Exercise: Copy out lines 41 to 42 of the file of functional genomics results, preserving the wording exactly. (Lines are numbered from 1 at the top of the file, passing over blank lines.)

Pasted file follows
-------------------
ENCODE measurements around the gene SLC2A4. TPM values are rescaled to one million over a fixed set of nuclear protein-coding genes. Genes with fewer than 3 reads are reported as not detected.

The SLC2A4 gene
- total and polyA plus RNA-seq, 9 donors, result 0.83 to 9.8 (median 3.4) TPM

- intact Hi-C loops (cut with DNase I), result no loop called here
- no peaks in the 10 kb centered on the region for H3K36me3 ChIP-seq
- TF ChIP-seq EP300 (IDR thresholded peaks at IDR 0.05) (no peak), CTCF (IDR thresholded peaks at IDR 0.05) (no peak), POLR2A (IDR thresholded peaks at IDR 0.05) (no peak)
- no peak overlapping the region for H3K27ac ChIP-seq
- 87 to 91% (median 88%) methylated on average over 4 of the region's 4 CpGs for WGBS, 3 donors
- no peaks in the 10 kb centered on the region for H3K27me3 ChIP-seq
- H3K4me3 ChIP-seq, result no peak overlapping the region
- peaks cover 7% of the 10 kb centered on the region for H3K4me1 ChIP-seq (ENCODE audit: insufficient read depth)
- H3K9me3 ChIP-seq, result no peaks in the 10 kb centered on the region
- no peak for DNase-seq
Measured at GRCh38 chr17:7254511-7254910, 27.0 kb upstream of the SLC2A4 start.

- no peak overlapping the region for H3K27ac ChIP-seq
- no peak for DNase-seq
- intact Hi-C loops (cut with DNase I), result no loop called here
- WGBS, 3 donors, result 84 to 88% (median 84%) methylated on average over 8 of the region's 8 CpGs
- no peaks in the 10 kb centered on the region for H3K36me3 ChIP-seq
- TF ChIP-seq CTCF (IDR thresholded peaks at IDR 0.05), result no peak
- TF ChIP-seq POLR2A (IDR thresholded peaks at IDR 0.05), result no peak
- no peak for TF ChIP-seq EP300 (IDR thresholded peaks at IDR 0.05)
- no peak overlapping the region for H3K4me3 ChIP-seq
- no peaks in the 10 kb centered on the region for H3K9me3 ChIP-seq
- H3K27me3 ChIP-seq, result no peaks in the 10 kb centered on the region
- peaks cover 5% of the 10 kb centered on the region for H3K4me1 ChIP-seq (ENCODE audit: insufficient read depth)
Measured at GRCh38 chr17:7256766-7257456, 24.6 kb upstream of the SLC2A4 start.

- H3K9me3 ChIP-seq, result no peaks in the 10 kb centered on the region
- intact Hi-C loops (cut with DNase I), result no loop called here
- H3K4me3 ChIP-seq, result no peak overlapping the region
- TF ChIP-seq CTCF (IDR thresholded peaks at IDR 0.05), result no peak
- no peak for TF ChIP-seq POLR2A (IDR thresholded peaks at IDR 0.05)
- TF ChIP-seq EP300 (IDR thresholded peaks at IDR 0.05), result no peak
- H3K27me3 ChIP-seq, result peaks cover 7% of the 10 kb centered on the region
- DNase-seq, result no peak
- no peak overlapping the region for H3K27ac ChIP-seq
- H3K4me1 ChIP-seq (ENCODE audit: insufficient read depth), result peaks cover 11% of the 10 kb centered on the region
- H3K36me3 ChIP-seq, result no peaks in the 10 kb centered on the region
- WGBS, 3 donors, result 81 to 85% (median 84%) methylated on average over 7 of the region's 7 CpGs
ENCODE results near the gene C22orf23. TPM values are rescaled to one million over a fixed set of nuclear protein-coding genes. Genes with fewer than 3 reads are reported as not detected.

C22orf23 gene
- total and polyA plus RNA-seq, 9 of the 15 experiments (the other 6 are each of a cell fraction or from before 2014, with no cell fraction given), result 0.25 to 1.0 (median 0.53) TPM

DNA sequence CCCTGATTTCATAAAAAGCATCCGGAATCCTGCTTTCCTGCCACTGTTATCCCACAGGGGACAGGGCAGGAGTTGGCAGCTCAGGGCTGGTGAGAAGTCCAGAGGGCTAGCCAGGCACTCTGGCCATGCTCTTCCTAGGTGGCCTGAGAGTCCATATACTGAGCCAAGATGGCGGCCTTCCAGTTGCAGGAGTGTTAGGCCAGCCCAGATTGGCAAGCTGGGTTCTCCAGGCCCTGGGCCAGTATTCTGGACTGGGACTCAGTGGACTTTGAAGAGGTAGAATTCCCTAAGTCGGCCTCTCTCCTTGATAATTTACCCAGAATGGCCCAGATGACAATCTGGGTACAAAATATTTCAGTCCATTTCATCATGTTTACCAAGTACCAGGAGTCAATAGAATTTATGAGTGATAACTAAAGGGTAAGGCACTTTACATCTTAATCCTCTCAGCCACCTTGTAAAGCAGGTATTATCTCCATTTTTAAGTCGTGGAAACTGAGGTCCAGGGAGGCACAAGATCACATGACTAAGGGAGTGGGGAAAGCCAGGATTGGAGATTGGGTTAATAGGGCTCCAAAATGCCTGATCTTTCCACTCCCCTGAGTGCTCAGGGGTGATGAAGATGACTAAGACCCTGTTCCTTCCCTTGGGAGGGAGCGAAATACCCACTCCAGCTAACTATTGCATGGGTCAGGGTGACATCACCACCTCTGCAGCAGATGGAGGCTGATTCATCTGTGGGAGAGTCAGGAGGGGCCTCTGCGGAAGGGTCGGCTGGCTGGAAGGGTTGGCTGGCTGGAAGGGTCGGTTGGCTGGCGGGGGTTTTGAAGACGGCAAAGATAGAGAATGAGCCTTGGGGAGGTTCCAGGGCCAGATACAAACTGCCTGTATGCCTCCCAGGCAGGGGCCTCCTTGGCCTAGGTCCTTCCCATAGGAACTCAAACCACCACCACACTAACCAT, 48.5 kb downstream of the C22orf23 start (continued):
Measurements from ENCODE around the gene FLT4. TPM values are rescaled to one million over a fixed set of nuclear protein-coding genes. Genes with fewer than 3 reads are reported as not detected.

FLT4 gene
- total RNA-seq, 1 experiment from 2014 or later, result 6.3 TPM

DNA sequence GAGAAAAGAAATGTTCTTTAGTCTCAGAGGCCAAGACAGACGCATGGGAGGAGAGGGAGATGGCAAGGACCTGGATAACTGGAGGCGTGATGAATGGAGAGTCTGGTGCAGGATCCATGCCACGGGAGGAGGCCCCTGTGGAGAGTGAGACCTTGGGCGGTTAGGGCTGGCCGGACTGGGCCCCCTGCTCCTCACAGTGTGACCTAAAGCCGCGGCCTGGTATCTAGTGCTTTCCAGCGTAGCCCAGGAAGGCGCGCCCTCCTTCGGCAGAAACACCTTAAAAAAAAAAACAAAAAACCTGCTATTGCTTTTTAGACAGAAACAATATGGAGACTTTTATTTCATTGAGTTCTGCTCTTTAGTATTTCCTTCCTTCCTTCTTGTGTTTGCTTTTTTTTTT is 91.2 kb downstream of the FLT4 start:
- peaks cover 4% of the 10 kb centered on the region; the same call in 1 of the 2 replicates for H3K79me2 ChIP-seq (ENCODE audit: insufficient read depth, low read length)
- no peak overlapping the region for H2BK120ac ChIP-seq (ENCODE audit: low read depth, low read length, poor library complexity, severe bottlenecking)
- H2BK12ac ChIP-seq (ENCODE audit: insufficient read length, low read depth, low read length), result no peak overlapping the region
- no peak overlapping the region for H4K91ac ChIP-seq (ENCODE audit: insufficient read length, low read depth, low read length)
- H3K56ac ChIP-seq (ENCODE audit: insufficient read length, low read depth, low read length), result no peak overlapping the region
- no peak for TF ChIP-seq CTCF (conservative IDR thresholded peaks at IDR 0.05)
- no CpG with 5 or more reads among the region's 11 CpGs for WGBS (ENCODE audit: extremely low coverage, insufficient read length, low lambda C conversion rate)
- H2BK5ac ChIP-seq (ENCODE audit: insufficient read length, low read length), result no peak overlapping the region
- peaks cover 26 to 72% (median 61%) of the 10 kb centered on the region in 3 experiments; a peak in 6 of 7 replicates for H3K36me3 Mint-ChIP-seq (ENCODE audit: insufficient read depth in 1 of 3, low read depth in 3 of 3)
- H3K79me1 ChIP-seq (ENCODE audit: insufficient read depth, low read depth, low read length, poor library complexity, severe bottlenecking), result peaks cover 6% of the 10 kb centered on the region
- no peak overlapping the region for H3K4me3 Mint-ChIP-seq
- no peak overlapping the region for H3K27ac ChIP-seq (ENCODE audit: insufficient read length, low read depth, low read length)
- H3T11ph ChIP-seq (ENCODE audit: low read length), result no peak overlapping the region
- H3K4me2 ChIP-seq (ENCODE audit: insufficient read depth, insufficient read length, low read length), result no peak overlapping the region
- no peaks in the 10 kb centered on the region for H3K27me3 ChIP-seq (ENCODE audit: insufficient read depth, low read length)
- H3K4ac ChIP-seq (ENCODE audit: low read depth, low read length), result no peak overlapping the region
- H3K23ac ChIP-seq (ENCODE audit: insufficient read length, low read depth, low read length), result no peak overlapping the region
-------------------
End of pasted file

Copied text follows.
C22orf23 gene
- total and polyA plus RNA-seq, 9 of the 15 experiments (the other 6 are each of a cell fraction or from before 2014, with no cell fraction given), result 0.25 to 1.0 (median 0.53) TPM